July 21, 2016 in Dag

I’m not a perfectionist, but…

I’m not a perfectionist. Sure, I have my standards. I like to make sure things are as good as I can possibly make them. But then I’m able to let go. I don’t mind if things aren’t completely perfet. Oops, I mean perfect.

I used to be a lot worse. I used to set much higher standards for myself. For my first attempt at writing a novel, I reckon I must have gone through at least ten redrafts. And even then I was never happy with it. I can assure you that this novel will never ever see the light of day.

For each subsequent piece of writing, I think I’ve spent a little less time. Maybe the next one had five or six redrafts, and the one after that had about three. And I suspect they’re none the worse for that. Sure, there’s value in going back time after time, trying to make things better and then better again. But after a while it definitely seems like diminishing returns. In the end, each redraft becomes more about petty little word changes or rearranging commas. It just doesn’t make that much difference to the quality of the story as a whole.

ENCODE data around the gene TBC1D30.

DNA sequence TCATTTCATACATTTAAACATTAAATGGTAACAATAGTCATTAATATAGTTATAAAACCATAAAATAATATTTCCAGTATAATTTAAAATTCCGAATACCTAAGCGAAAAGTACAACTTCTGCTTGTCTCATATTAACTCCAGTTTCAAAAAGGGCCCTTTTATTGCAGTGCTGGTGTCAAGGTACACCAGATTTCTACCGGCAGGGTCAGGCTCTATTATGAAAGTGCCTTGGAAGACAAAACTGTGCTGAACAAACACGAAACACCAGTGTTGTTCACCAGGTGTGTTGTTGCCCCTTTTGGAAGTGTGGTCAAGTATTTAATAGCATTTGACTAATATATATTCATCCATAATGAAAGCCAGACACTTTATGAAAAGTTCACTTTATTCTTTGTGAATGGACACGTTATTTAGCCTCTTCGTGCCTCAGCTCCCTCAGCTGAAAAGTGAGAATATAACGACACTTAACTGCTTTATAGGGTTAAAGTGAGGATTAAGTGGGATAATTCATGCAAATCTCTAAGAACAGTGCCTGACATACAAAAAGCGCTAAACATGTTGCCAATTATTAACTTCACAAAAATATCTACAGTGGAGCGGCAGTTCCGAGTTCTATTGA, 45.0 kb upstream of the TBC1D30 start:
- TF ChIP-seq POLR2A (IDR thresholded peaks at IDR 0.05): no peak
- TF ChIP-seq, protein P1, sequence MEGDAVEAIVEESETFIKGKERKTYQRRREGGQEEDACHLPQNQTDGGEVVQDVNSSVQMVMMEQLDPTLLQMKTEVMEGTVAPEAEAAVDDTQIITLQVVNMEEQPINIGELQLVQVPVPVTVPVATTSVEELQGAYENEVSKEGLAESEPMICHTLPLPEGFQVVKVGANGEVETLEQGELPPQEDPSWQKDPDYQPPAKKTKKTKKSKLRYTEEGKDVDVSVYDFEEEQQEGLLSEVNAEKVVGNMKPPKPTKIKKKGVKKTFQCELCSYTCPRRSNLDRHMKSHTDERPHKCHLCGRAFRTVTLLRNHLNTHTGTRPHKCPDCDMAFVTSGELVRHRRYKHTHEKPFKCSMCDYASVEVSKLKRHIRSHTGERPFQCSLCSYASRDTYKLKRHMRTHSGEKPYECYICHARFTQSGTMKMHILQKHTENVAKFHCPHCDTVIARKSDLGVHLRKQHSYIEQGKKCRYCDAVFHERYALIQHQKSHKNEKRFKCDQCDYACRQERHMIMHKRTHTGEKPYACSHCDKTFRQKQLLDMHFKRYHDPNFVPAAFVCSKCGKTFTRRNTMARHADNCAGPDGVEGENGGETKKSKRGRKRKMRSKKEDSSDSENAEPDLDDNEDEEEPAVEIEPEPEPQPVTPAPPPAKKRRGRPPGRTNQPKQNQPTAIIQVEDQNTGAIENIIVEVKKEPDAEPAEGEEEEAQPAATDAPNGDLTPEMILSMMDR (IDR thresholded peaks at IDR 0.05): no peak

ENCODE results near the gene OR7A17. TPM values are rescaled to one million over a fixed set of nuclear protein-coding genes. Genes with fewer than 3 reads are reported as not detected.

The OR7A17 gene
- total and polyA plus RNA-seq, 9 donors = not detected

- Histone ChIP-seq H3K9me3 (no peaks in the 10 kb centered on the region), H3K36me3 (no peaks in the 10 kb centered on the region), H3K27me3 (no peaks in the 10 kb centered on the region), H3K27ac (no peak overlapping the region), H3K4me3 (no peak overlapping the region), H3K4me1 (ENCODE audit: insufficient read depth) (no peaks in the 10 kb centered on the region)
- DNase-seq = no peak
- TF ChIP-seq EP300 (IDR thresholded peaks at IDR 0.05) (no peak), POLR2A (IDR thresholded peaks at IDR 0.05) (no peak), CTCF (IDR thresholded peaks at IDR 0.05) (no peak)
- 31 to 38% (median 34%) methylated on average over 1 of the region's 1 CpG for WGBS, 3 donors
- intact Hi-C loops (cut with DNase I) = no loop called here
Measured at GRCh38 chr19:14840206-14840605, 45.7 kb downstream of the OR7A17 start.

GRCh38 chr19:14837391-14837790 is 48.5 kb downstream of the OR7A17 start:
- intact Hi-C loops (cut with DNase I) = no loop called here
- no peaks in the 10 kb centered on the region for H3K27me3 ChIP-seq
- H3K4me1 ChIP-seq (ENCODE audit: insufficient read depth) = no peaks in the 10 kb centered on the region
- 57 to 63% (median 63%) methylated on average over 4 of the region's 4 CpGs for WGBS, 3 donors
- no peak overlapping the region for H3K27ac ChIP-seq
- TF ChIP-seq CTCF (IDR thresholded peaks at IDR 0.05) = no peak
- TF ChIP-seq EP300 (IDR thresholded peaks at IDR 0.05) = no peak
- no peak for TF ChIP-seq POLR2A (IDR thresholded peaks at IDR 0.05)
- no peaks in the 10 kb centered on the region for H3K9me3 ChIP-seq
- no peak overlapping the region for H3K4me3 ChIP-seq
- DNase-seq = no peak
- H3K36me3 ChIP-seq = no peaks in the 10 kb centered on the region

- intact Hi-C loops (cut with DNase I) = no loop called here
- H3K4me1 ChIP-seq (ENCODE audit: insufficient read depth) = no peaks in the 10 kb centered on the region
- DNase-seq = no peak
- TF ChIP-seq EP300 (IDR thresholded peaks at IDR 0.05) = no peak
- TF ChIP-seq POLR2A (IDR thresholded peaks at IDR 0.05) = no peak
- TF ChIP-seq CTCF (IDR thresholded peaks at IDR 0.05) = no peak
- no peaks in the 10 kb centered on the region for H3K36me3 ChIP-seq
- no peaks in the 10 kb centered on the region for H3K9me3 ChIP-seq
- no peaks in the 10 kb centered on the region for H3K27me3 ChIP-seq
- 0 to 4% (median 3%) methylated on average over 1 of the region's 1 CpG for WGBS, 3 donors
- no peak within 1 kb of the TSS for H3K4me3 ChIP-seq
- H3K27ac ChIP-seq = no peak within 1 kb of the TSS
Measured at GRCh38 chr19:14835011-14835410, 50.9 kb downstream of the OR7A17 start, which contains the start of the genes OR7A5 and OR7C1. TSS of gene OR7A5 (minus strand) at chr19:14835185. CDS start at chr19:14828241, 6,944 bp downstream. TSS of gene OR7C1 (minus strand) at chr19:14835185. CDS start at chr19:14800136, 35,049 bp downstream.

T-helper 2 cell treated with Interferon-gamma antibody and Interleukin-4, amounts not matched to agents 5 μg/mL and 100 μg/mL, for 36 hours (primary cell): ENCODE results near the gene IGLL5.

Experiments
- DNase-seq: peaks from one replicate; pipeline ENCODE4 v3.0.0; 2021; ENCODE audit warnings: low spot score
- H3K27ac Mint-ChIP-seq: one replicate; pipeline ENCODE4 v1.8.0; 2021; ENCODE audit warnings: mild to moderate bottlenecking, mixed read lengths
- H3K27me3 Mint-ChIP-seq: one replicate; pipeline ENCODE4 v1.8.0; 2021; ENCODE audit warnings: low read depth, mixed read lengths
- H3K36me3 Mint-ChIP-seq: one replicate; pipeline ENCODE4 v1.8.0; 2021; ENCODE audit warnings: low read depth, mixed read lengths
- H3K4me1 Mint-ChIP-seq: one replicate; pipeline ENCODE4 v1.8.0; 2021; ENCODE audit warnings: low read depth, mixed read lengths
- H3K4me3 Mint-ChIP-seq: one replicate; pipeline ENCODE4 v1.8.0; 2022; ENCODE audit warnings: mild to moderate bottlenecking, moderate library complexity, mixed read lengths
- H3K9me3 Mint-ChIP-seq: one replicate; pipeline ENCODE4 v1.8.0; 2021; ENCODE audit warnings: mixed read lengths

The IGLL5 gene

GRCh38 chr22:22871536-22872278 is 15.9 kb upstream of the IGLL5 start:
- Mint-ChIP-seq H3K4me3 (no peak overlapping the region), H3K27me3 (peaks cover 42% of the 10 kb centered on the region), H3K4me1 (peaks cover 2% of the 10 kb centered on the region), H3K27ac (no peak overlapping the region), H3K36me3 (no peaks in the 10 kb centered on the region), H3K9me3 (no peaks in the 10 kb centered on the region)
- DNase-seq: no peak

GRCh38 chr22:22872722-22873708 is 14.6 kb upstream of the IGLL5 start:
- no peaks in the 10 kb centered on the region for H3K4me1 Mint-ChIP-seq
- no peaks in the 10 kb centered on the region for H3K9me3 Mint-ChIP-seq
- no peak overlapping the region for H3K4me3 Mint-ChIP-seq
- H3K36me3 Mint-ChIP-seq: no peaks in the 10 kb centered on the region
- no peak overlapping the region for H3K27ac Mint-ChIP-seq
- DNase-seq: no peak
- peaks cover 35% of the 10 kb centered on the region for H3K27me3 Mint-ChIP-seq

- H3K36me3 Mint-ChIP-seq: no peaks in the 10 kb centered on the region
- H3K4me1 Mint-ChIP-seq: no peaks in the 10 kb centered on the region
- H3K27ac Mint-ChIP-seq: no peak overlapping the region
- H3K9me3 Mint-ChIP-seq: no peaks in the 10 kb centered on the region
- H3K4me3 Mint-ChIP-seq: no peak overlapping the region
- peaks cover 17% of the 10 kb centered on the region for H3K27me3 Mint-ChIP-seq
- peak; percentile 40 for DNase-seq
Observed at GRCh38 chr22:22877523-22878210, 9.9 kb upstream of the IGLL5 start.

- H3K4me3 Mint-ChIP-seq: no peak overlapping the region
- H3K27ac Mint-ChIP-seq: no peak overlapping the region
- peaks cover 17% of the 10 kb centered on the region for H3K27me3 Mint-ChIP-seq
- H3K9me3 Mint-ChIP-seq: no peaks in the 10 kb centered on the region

That’s when I know there’s no more point trying to fix it up myself, and it’s time to hand over to an editor. I need another pair of eyes, and hopefully someone who can focus in on the important stuff that will really make a difference, rather than the fiddly “trying to make it perfect” stuff I tend to get fixated on.

The editing is kind of like the one time when I’m actually able to let go. I can feel like it’s ok for my story not to be perfect and I can let someone else help out with the troubleshooting. Of course, once I get the story back from the editor, all my perfectionist impulses kick in again. I obsess about every tiny edit, sometimes taking ages to get the wording I want to be just right. Working through edits can actually take longer than previous redrafting iterations.

But ultimately, I’m able to let go. I’m able to say, “This book is good enough.” It might not be perfect, but it’s in a state which I’m happy for the world to see. Hopefully, it’s at least free from typos or substantive grammatical errors, even if it is probably never going to be quite as good as the original story idea I first had in my mind.

But I can let it go. I can say enough is enough and hit publish. And in order to do that, I have to be far less a perfectionist than I once was. Now all I have to do is make sure I never read through the final published book again.

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